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Docker vs. VM's


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So, in simple terms, docker is a lightweight container that utilizes a set of technologies in the Linux kernel . These technologies allow you to have segmented a network, disk, and process space per container.


You end up running apps, services, etc from a sandbox. Its very lightweight because you don't have the overhead of running a full operating system every time you want to try out new apps.


I am over simplifying here, but that's a really high level explanation.

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It works really well for development because it gives you a repeatable means to service deployment.


Instead of doing things manually, it forces you to be declarative. This has benefits, like tracking changes to your dockerfile as if it was code.


Since its repeatable, it also makes it easier to throw away containers after you are done with them. Heck, why keep them around, you can always recreate them.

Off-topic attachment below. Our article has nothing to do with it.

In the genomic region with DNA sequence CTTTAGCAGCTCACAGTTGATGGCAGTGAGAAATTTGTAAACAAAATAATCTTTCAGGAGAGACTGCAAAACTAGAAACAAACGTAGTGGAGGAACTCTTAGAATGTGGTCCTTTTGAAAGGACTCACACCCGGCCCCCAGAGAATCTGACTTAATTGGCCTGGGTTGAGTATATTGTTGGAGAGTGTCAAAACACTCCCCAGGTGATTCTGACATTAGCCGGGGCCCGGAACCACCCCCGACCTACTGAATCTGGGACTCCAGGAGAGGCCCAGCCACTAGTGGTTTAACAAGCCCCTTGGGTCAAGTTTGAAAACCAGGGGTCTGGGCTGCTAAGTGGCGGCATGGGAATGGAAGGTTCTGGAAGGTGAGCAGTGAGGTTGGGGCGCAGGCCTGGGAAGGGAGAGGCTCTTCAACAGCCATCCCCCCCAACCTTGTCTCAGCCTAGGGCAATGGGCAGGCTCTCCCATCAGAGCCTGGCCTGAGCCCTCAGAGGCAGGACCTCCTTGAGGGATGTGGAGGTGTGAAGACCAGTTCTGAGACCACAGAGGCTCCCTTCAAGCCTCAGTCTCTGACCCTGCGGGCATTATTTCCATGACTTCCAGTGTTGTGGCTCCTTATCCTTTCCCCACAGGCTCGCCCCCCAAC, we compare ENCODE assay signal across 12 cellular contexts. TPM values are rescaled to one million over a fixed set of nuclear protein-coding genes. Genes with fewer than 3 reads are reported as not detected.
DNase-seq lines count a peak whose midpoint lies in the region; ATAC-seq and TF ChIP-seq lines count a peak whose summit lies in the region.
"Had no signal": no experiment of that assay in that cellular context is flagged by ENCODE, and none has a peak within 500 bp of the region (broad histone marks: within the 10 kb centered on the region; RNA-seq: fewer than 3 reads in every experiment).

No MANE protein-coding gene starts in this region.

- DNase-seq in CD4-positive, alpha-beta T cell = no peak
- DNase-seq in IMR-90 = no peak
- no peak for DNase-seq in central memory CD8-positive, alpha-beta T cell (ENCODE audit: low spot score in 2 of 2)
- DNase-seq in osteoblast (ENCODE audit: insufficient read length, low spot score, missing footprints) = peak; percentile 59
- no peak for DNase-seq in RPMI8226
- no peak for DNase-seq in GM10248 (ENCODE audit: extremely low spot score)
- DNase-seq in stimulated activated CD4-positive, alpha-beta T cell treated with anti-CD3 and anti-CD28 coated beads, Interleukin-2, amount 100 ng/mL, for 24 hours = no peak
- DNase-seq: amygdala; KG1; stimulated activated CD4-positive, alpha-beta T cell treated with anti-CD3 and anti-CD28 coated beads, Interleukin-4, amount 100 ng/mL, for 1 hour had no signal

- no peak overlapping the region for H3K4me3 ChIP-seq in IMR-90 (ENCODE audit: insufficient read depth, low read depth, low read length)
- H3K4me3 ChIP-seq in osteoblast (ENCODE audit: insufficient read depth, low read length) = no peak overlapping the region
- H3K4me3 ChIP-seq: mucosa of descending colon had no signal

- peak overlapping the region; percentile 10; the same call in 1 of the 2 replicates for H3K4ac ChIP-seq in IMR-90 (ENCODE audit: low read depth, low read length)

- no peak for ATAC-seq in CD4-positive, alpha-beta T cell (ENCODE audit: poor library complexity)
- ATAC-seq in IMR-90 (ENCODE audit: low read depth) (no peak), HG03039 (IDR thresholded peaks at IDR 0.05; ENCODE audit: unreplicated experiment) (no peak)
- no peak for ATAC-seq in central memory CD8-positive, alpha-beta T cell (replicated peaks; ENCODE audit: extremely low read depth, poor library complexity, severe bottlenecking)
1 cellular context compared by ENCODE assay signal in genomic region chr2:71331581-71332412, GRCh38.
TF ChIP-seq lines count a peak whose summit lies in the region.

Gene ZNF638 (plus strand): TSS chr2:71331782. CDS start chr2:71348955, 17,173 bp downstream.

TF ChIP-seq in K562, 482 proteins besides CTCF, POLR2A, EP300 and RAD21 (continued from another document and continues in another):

Last, for home use its great because you can test and mock with things without worrying about screwing up your server.

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Have you considered talking to Dave about how this could apply to the homeserver environment? Would make for a great podcast.

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  • 3 months later...


Yeah, Fedora has been running project atomic to compete with CoreOS in distributed docker management:




It also brings a web front-end but its early stages right now:




Also, one step higher is Panamax from CenturyLink Labs. They are trying to make a PaaS out of docker, and it looks great!


Edit: Added panamax info

Edited by dataoscar
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